(Thursday, 29th Jan, 2015)
Health info - sorting the wheat from the chaff
[Posted: Mon 22/11/2010 by Niall Hunter, Editor www.irishhealth.com]
Patients are frequently being misled by “quacks”, dodgy research and journalists producing miracle cure and sinister hidden health scare stories, a leading medical health writer and doctor has said.
Dr Ben Goldacre is scourge of those who he says misuse science and medicine for selfish ends with potentially dangerous results.
He is probably best known for managing to procure online for his dead cat membership of the US nutrition organisation to which TV diet expert and recent “I’m a Celebrity" contestant Gillian McKeith belonged.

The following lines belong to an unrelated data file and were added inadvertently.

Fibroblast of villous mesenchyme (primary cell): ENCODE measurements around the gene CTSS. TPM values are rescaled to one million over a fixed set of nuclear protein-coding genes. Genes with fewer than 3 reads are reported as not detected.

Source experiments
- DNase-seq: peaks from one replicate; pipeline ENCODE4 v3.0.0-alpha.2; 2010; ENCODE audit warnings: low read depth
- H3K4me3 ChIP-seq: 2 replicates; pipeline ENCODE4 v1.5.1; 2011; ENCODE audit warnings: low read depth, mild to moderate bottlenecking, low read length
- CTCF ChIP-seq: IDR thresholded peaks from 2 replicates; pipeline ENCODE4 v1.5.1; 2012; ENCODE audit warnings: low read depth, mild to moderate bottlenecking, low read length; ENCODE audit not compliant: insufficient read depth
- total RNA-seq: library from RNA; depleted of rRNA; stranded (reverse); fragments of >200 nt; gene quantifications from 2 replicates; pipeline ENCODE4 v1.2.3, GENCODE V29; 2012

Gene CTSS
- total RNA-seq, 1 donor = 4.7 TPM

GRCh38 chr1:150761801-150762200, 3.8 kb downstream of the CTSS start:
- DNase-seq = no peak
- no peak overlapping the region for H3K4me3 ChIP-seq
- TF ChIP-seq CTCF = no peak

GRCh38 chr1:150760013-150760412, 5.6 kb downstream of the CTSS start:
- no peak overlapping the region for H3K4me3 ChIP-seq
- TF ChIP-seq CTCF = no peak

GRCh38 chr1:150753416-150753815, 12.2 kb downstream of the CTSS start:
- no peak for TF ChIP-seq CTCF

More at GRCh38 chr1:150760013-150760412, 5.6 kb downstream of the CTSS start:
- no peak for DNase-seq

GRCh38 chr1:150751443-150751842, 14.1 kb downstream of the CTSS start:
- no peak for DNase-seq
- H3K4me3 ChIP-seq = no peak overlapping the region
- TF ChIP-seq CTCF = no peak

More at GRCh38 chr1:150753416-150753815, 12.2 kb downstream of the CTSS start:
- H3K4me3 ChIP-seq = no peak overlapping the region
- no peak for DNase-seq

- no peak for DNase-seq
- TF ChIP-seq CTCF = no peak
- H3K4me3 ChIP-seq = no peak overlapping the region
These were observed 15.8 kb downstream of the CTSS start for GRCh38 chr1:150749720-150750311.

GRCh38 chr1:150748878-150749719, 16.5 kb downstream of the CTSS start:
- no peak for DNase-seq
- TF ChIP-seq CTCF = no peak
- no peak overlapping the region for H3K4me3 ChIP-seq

However, Dr Goldacre told irishhealth.com that while the peddling of wrong medical information, misinformation and scares through unreliable research and in the media had its funny side, it was a very serious public health problem, as it can harm patients.
“It is not just fun and games and it not just abut there being the occasional, odd, silly story. This has quite a serious impact on the public’s understanding not just on whether something is good or bad for you but also, but on the methods of evidence-based medicine, because I think the public is being misled about how do we really know if something is good for us.”
Dr Goldacre says if you look at surveys of the media, half of all science stories are medical stories.
“Those are generally stories about what is going to kill you and what is going to cure you. So there’s no doubt that the public have got a real interest in health.”